For the past few days there has been a Tropical Kingbird in Palo Alto at the end of Geng Road near the Palo Alto Municipal Golfcourse. This species is very similar to our familiar Western Kingbird but has a longer bill and a strongly notched tail. As well, the post-breading northward dispersal of TRKIs means that Kingbirds seen this time of year should be scrutinized thoroughly as they may turn out to be this rare Mexican species. To reach the area, turn on to Geng off of Embarcadero and follow the road to the end of the parking lot. From there, walk to the right along the bike trail toward the pedestrian bridge. The bird was located in the area near the bridge. Some people reported seeing in on the San Mateo County side of the bridge, but I saw it inside of the golfcourse fence on the Santa Clara County side. While it may seem silly to dwell on which county the bird was in it is of extreme interest to "county birders" who keep separate checklists for each county. This data then helps create the various checklists that are handed out during class. In the same area there was a female Merlin and back by the parking lot there was a very unseasonalbe Bullock's Oriole.


Today at Redwood Shores in the large water treatment pool there was a male Eurasian Wigeon along with multitudes of Hooded Mergansers and all the other expected waterfowl. A Peregrine Falcon streaked through and scattered all the small birds, but most seemed to settle back down on the pond again.

There are still 2 Barrow's Goldeneyes near the boathouse on Shoreline Lake coming close enough to shore to photograph easily and allowing good comparisons to the numerous Common Goldeneyes. Both Horned and Eared Grebes are present as well.

The Palo Alto Flood Control Basin still has good numbers of Blue-winged Teals, although not in the same quantity as earlier in the week. A very pale, unusually grayish American Bittern, flushed from the small waterway beside the trail on the way to the deadend where the Teals were. I also got a glimpse of a Virginia Rail as it fluttered across the canal.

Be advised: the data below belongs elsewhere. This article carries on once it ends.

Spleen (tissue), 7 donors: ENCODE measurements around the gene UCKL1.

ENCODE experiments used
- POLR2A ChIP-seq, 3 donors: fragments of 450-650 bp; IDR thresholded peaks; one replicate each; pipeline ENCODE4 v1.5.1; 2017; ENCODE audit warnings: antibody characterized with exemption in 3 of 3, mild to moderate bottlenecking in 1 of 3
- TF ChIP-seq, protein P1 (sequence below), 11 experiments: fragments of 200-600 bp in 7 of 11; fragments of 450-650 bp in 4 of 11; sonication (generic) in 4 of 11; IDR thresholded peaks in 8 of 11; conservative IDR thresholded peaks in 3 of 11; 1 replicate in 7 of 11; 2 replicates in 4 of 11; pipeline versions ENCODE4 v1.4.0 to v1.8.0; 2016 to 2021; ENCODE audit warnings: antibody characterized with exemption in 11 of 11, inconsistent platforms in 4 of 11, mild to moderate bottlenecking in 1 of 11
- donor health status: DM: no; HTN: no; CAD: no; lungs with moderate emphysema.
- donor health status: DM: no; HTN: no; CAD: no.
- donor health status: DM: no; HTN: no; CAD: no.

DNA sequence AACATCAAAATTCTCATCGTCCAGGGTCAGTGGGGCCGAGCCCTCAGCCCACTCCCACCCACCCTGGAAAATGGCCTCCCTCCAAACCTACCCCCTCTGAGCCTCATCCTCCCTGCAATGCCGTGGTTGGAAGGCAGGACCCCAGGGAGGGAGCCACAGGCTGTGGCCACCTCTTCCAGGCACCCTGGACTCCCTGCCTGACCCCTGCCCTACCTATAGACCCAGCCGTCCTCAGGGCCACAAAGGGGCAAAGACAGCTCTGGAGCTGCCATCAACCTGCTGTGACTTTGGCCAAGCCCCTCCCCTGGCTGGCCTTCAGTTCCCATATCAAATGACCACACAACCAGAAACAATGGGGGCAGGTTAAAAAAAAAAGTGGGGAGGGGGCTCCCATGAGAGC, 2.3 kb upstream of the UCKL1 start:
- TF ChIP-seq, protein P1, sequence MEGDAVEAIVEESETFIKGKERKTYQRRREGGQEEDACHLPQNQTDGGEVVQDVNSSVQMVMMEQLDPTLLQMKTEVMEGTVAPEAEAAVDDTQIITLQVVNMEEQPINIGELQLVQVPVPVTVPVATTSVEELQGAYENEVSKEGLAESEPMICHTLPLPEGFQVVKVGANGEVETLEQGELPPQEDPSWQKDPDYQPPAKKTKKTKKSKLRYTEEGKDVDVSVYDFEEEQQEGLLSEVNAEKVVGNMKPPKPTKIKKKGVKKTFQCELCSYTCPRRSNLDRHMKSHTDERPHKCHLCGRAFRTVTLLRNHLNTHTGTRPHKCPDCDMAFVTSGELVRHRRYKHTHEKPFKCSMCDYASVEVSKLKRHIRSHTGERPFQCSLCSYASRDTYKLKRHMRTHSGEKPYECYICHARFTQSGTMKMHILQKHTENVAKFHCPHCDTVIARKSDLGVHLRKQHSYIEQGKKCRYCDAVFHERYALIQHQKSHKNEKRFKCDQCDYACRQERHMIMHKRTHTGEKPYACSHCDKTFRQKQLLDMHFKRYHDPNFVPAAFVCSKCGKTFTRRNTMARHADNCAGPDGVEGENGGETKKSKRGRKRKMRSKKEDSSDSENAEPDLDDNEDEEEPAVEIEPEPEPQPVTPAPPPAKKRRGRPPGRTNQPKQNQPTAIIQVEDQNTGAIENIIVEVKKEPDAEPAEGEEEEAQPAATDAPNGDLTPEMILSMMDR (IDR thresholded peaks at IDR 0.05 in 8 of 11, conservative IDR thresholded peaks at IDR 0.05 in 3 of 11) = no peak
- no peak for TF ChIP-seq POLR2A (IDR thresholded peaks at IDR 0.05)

At Lake Cunningham in San Jose the Lesser Black-backed Gull remains near the small island off to the right. It seems to have established a 20 yard circle of water which it protects from other gulls. It swam leisurely just off shore back-and-forth across its territory until I left. Hopefully the photos will turn out... Elsewhere in the park the parking lot had Red Breasted Nuthatch. I saw no interesting Geese among the CAGOs.

On a trip to Grant Ranch yesterday I failed to find the Summer Tanager, but did have good looks at Red-breasted Sapsucker, Say's Phoebe, and Ring-necked Duck.


Blue-winged Teals
were in abundance at the Palo Alto Flood Control Basin along Frontage Road today with as many as 23 males and almost that many females. This seems to be a dependable spot of BWTEs and Mike Rogers joked we should keep a look out for Garganey!


Over the next few months the high tides in our area will become increasingly extreme. It is during these very high tides that rails and other marsh birds become easier to see. The following schedule should be helpful if you are interested in seeing any of the rails in our area, especially the extremely secretive Black Rail.

High Tides for the Palo Alto Yacht Harbor

11/13/00..... 12:54 pm..... 9.0 ft
11/14/00..... 01:36 pm..... 9.0 ft

12/09/00..... 10:29 am..... 9.0 ft
12/10/00..... 11:07 am..... 9.3 ft
12/11/00..... 11:48 am..... 9.4 ft
12/12/00..... 12:32 pm..... 9.5 ft
12/13/00..... 01:20 pm..... 9.4 ft
12/14/00..... 02:11 pm..... 9.0 ft

01/06/01..... 09:10 am..... 9.0 ft
01/07/01..... 09:55 am..... 9.3 ft
01/08/01..... 10:41 am..... 9.6 ft
01/09/01..... 11:29 am..... 9.7 ft
01/10/01..... 12:18 pm..... 9.7 ft
01/11/01..... 01:09 pm..... 9.5 ft
01/12/01..... 02:02 pm..... 9.1 ft

02/05/01..... 09:34 am..... 9.2 ft
02/06/01..... 10:27 am..... 9.5 ft
02/07/01..... 11:20 am..... 9.6 ft
02/08/01..... 12:12 pm..... 9.5 ft
02/09/01..... 01:03 pm..... 9.2 ft

03/07/01..... 10:19 am..... 9.0 ft
03/08/01..... 11:14 am..... 9.0 ft

The above tide schedule is courtesy of Deborah Bartens one of the city's naturalists.


On my way to Point Reyes for a class field trip, I spotted an adult Bald Eagle atop the power lines in Burlingame. This is the same area I found an eagle almost exactly a year ago and is immediately north of Coyote Point and south of the San Francisco Airport. The full list of birds seen on the trip is posted on my site at: Trip Reports.